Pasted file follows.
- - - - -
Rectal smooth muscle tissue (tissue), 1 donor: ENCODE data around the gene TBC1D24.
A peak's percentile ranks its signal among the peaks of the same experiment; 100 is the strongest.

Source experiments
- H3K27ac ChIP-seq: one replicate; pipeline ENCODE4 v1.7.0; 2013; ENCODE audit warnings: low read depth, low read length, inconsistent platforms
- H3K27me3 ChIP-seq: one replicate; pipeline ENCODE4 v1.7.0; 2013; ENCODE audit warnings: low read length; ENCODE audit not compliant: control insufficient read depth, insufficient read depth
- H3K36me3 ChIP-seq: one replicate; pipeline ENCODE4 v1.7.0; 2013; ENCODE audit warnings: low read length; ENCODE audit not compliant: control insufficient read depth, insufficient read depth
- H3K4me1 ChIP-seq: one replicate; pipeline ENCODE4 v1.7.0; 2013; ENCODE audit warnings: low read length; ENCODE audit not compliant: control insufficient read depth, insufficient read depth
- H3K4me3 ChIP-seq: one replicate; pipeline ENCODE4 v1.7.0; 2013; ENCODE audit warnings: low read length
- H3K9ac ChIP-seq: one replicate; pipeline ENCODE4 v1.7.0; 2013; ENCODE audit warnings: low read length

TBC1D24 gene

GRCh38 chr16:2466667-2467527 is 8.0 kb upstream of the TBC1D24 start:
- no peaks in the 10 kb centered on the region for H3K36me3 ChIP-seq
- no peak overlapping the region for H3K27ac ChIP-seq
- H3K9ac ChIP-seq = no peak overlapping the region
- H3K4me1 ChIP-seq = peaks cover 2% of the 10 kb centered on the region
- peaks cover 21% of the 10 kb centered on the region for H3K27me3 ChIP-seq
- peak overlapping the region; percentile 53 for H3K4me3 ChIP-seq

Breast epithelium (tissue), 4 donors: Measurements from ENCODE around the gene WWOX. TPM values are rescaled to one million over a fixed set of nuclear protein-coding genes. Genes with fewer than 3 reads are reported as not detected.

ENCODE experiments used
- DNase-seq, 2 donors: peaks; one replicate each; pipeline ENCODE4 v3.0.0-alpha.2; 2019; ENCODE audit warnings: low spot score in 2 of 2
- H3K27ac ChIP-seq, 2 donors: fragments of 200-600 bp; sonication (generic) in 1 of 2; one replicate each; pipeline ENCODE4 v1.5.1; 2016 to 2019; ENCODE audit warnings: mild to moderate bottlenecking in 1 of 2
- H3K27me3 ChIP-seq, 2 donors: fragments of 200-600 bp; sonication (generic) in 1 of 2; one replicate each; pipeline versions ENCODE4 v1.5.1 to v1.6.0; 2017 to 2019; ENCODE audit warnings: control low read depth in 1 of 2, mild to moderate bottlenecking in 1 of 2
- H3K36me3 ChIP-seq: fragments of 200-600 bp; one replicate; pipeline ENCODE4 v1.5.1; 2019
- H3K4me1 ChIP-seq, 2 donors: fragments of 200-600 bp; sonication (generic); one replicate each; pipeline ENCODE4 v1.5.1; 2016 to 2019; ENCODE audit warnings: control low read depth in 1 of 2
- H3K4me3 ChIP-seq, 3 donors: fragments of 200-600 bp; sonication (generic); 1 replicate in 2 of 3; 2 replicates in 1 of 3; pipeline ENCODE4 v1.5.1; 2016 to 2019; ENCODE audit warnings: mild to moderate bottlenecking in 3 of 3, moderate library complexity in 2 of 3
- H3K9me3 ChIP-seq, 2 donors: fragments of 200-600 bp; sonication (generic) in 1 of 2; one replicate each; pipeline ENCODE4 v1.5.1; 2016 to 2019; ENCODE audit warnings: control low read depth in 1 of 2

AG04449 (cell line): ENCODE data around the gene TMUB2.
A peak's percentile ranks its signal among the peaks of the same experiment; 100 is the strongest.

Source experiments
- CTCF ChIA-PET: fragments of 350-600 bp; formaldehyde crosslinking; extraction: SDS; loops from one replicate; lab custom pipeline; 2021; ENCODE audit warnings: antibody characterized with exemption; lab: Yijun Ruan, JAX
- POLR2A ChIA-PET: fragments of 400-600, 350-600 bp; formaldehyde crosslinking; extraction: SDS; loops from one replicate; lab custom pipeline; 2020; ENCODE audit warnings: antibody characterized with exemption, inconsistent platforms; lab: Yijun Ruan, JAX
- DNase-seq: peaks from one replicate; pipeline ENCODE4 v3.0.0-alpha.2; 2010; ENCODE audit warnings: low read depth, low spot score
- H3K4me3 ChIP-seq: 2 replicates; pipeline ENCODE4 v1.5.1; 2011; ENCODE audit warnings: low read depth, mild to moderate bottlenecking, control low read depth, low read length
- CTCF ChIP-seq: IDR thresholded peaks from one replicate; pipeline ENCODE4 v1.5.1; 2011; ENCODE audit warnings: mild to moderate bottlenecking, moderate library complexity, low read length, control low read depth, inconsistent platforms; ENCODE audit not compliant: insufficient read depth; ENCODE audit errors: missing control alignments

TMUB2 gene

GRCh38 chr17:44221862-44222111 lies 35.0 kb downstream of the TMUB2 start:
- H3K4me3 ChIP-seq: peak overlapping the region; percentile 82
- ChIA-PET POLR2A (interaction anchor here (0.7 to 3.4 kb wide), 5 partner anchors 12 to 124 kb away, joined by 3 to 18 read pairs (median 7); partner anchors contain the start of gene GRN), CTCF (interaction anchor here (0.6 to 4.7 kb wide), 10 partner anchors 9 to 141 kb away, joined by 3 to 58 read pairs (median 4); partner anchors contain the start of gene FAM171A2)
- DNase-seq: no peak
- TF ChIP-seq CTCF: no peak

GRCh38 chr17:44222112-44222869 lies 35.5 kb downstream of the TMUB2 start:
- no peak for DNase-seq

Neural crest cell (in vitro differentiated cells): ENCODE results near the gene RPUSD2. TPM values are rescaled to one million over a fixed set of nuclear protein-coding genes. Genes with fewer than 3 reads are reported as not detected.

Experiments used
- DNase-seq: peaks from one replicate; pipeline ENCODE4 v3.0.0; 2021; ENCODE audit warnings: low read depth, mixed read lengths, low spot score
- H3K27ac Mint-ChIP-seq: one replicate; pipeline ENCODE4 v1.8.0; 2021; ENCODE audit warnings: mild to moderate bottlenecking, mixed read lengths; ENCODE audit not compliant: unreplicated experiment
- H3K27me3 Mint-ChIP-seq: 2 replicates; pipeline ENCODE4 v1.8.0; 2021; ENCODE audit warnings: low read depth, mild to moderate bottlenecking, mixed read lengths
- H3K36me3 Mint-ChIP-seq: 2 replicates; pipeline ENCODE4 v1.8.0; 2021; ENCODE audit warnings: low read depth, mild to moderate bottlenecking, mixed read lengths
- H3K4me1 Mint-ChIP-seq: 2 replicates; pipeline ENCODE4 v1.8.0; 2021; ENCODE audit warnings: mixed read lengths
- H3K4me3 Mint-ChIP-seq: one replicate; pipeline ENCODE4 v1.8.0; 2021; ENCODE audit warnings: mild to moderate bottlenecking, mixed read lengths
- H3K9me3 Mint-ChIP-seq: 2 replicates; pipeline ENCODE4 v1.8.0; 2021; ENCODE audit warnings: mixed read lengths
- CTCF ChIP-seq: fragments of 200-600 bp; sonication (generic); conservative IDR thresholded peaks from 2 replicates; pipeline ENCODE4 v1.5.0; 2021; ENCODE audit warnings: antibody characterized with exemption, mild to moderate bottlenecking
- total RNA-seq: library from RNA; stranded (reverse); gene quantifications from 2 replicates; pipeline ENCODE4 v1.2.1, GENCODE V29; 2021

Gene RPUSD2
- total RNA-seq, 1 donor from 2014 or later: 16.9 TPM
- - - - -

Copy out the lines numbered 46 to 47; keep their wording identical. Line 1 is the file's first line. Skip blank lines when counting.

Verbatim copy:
- H3K27ac Mint-ChIP-seq: one replicate; pipeline ENCODE4 v1.8.0; 2021; ENCODE audit warnings: mild to moderate bottlenecking, mixed read lengths; ENCODE audit not compliant: unreplicated experiment
- H3K27me3 Mint-ChIP-seq: 2 replicates; pipeline ENCODE4 v1.8.0; 2021; ENCODE audit warnings: low read depth, mild to moderate bottlenecking, mixed read lengths